Finland wants good business with India: Trade minister

September 6th, 2012 - 4:32 pm ICT by IANS  

Helsinki, Sep 6 (IANS) Finland is determined to do business with India, especially in areas of clean energy technology, despite the problem of excessive bureaucratic procedures involved in pushing through projects, says the country’s Foreign Trade Minister Alexander Stubb.

“I have heard some murmurs of excessive paper work (in pushing projects through) but we are determined to do business with India,” Stubb told IANS here.

Asked about the prospects and challenges of doing business in India, he said though bilateral trade is increasing, it is important to have a free trade agreement (FTA) between the European Union and India in place.

“We feel that it is important. When it comes to FTA between EU and India, among the issues where negotiations are ongoing are, for example, services and the automotive industry.”

Finnish exports to India totalled 625 million euros ($788.5 million) in 2011 while Indian exports to this Nordic nation stood at 670 million euros ($845.3 million).

Stubb said the EU had not always been fair in trade policies, but Finland seeks a dignified approach to this.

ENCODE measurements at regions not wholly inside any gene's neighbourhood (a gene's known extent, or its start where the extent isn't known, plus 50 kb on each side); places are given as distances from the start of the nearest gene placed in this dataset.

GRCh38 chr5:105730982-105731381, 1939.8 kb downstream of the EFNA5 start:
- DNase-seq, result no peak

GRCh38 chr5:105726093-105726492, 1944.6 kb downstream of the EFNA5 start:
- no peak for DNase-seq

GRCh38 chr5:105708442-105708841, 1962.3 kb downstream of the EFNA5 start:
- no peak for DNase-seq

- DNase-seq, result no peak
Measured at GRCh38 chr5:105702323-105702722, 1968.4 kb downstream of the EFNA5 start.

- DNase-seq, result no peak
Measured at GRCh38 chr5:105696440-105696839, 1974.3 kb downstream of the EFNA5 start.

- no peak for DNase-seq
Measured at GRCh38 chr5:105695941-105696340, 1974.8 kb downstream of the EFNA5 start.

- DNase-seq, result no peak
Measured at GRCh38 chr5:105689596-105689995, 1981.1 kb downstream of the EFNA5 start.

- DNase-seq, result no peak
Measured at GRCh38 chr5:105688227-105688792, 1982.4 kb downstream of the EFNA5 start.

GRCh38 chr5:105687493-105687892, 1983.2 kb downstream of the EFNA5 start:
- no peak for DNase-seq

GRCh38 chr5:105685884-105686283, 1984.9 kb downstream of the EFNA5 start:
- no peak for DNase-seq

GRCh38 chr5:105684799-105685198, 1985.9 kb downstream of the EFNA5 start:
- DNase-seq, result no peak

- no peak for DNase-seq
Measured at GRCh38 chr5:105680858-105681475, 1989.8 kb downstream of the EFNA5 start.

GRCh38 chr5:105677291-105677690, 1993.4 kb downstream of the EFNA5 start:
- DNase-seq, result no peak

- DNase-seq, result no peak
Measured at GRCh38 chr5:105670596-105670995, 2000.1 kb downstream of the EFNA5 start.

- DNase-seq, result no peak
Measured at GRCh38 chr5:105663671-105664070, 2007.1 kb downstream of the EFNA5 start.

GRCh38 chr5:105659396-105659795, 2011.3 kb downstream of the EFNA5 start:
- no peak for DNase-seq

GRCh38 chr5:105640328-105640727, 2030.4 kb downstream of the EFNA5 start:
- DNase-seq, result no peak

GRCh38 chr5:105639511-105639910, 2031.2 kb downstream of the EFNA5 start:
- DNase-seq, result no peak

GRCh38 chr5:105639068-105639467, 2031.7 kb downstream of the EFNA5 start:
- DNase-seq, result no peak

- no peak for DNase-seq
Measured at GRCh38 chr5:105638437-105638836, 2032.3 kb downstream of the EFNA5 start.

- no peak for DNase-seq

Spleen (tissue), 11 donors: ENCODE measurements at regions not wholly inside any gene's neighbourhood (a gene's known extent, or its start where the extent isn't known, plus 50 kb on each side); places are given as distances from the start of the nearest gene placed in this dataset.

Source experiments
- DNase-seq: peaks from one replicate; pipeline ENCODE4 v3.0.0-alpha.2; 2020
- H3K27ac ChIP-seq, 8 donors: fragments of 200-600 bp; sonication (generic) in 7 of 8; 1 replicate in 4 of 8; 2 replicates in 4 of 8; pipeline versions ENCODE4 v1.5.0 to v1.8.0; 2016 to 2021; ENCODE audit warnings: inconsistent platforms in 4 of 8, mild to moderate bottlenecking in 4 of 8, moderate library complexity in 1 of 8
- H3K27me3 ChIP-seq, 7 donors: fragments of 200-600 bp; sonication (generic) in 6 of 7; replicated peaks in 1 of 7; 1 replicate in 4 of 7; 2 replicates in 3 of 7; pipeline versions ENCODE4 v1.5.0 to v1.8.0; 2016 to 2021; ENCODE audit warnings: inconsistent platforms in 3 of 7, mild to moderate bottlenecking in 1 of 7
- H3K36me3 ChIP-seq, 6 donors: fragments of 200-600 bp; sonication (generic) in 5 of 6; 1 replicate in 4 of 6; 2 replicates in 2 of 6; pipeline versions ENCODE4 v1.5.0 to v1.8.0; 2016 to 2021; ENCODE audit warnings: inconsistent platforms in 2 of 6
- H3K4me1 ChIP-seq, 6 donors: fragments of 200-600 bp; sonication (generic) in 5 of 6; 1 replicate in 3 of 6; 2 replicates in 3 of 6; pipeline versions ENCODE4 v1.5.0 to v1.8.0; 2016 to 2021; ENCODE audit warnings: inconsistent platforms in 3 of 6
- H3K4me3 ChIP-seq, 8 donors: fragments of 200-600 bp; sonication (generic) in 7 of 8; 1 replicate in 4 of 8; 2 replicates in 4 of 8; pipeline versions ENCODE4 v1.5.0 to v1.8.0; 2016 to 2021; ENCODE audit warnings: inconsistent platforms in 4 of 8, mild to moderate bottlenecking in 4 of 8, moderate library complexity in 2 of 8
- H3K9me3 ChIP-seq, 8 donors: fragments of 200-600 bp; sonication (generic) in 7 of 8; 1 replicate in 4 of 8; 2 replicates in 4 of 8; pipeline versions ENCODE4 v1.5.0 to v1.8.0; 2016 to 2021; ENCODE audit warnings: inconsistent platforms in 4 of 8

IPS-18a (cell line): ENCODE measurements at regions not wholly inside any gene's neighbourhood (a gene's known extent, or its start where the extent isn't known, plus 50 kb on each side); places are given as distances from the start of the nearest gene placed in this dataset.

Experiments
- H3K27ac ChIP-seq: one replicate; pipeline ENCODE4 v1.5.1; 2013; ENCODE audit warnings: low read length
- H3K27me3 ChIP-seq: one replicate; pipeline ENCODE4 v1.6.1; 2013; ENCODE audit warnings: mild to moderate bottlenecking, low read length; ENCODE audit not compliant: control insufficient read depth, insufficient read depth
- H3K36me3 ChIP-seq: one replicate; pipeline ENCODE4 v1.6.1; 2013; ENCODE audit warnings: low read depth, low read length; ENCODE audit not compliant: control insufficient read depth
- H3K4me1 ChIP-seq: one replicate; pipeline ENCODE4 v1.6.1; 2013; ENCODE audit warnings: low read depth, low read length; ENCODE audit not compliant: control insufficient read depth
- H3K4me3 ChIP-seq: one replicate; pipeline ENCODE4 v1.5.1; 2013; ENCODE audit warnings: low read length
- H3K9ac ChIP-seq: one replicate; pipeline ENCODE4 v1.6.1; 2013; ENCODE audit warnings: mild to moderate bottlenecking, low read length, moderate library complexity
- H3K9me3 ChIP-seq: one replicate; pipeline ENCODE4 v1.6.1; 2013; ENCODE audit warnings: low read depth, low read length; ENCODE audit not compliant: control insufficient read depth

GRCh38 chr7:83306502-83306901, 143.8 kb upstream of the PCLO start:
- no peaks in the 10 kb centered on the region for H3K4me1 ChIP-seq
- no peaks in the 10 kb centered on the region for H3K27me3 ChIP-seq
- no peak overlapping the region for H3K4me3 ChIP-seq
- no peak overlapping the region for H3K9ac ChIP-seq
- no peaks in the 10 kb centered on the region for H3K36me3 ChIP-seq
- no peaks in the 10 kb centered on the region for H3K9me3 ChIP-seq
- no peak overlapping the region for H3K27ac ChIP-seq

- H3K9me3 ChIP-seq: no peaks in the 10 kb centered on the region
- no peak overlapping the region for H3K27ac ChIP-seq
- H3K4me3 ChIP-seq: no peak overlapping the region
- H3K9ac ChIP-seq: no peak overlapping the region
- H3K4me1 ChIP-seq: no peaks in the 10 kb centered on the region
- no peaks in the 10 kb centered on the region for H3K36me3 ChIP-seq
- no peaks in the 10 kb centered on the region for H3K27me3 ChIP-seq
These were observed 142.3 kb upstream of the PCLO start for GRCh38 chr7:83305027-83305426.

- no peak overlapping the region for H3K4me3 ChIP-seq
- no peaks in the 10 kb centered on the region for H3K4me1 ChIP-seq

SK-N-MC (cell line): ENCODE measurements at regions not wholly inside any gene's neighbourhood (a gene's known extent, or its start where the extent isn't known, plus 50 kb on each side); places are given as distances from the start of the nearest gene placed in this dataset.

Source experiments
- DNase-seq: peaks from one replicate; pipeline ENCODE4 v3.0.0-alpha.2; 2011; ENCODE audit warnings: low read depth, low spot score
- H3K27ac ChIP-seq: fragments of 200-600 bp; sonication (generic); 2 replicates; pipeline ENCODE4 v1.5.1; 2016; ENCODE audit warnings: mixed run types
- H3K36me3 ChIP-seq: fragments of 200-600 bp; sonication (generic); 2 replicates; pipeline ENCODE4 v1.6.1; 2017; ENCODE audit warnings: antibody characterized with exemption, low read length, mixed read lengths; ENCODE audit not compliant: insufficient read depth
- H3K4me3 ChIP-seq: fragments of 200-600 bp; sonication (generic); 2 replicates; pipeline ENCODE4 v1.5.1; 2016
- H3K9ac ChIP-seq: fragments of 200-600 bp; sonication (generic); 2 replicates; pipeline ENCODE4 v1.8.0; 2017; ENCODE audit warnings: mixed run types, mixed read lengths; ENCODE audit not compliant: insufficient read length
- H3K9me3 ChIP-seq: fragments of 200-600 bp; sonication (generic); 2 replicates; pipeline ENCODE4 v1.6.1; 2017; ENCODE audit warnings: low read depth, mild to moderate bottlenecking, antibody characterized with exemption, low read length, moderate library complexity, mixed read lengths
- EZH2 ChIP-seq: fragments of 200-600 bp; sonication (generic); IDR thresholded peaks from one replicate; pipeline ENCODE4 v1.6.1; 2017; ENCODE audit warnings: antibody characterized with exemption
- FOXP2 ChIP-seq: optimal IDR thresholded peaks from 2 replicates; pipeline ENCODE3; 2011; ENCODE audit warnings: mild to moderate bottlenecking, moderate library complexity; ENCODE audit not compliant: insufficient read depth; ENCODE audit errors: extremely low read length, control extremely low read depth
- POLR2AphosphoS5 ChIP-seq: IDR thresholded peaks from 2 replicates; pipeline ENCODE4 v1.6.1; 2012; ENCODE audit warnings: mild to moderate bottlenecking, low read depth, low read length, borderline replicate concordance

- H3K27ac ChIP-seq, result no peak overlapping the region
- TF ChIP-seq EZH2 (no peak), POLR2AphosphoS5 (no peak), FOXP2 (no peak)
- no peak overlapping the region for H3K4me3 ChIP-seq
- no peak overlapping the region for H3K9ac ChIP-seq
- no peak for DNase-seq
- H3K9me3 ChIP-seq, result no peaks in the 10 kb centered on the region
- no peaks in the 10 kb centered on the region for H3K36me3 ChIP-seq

“The EU and the US have not always been practising fair trade. In my former position as foreign minister, I proposed a new approach to foreign policy, notably dignified foreign policy, and this could be applied to trade too,” said Stubb.

The minister also stressed on engaging developing countries in adopting clean energy technology.

“The future of technology is environmentally clean energy. Despite higher costs of clean technology, we need to get the emerging economies into the loop,” Stubb said.

Highlighting how Finnish companies are going more and more the clean technology way, he said: “Neste Oils, which was once known for traditional oils, today makes biofuels. Kemira, once a chemicals manufacturing major, is today majorly into water treatment technology.”

Asked about the Eurozone crisis, Stubb said that instead of contrasting the current situation with the good days of the early 2000s, one should instead compare this with the crisis of the 1990s.

“Some (people) mistakenly attribute this crisis to the rise of new economic blocs like BRICS (Brazil-Russia-India-China-South Africa) and MIST (Mexico-Indonesia-South Korea-Turkey). But the fact of the matter is that this crisis has arisen out of public sector overspending and the banking crisis. We understand that it has had ripple effects across the global economy,” Stubb told a group of visiting Indian journalists.

He referred to the four-pronged strategy to resolve the crisis. The EU has put in place aid mechanisms and rescue packages for Ireland, Portugal and Greece as well as agreed on recapitalisation on Spanish banks and tighter rules on public spending.

“Now we try to drive down Italian interest rates; and wait for new decisions from the ECB. In the mid-term perspective, we will be building a banking union; and in the long-term perspective we need to aim at growth.”

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